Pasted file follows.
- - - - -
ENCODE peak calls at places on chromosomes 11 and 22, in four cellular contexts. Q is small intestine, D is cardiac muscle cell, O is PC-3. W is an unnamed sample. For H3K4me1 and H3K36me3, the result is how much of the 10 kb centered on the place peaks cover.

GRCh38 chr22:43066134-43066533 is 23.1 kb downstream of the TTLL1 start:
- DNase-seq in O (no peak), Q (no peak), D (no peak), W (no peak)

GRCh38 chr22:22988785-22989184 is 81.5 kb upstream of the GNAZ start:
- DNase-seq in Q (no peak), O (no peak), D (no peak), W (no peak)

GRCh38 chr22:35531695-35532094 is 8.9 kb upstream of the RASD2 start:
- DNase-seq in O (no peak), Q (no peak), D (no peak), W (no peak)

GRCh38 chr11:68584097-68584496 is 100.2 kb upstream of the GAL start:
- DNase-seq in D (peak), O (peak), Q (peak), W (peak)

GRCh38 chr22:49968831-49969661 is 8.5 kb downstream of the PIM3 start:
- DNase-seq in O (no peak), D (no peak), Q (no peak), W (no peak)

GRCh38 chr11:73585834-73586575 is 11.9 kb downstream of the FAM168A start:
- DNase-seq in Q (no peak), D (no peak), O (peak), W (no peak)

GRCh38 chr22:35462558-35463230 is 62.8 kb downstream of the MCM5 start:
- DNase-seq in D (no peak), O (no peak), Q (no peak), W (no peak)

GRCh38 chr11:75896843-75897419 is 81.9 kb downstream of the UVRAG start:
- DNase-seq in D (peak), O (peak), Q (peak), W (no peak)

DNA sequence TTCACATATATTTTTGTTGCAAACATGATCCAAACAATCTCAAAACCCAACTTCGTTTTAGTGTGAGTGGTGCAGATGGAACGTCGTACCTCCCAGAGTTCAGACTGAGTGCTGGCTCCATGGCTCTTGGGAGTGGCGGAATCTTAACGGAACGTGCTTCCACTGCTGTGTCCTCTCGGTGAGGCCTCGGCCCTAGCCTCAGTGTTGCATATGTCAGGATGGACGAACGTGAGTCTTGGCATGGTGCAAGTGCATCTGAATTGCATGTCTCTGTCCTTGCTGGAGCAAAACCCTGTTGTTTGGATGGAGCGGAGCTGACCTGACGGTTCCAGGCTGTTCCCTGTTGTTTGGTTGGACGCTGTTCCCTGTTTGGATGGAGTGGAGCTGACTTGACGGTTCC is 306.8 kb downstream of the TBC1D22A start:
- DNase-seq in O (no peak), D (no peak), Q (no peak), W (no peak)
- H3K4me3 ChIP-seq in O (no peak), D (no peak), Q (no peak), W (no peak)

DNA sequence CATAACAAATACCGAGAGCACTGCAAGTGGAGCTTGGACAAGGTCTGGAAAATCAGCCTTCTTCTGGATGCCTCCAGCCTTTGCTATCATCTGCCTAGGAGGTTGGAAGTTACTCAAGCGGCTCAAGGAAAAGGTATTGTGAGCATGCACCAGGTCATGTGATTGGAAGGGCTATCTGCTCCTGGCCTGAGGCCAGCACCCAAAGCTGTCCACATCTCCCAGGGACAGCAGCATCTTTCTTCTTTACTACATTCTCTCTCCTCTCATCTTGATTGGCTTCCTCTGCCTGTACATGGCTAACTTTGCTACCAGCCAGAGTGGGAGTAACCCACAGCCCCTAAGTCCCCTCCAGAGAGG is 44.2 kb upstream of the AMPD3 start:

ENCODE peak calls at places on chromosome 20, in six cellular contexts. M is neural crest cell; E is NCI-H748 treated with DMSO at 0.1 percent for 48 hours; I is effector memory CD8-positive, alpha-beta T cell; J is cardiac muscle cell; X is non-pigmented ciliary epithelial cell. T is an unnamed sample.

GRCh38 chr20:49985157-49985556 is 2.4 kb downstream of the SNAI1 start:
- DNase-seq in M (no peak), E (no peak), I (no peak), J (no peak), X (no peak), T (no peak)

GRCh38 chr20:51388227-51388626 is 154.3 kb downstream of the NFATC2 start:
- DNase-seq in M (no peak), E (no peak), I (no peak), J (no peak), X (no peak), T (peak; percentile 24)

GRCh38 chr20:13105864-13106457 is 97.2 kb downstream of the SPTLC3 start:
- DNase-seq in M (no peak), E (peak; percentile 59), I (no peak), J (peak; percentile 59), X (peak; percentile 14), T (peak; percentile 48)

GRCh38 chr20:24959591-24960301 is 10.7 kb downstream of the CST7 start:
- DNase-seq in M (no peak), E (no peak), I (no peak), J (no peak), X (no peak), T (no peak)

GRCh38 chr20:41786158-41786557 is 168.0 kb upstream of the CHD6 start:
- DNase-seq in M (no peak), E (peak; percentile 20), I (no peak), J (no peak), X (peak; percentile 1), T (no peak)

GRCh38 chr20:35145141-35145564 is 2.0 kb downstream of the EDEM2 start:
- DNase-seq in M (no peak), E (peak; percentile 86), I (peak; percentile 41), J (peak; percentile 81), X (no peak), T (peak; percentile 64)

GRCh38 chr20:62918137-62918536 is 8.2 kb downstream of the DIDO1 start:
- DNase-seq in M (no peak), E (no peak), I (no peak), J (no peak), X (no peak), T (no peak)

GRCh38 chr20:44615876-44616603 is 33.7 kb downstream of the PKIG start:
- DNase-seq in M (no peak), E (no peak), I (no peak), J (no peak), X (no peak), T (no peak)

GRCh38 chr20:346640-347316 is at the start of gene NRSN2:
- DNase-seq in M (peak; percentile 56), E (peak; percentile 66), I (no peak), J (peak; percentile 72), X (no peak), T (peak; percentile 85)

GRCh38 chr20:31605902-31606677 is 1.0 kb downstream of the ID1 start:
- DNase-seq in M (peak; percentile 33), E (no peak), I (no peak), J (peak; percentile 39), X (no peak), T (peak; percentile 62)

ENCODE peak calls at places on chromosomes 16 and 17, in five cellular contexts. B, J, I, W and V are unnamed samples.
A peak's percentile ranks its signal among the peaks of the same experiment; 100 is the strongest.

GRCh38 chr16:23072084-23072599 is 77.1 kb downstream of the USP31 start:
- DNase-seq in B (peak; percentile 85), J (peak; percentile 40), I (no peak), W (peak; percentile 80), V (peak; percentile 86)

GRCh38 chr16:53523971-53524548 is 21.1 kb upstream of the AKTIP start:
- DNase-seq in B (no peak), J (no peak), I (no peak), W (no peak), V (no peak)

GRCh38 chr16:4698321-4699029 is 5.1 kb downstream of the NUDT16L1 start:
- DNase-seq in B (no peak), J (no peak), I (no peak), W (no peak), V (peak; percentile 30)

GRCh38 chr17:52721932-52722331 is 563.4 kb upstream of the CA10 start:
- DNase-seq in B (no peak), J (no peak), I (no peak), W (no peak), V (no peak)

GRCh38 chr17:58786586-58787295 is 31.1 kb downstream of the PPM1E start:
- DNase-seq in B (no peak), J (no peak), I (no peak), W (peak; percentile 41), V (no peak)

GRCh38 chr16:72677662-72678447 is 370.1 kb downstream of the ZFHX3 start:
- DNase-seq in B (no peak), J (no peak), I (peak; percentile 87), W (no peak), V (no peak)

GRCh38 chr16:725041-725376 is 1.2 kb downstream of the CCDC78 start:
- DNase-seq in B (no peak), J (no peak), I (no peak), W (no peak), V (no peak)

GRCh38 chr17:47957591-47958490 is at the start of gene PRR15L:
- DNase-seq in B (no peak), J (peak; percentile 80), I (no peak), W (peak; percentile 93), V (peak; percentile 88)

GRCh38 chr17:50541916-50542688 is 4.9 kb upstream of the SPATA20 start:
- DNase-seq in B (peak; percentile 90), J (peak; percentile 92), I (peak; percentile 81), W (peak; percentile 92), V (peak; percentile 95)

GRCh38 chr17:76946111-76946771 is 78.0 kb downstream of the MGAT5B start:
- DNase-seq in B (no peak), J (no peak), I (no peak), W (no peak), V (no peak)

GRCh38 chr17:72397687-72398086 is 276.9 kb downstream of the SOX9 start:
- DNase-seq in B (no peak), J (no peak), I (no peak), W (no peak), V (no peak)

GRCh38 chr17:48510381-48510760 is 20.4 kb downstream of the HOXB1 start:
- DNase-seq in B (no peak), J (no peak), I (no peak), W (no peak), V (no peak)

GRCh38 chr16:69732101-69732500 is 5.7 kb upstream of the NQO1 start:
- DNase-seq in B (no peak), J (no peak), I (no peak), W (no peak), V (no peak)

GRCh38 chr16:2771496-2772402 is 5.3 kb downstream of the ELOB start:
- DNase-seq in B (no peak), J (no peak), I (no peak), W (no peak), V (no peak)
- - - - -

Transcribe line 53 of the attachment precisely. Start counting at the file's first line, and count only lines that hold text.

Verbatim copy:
GRCh38 chr17:58786586-58787295 is 31.1 kb downstream of the PPM1E start: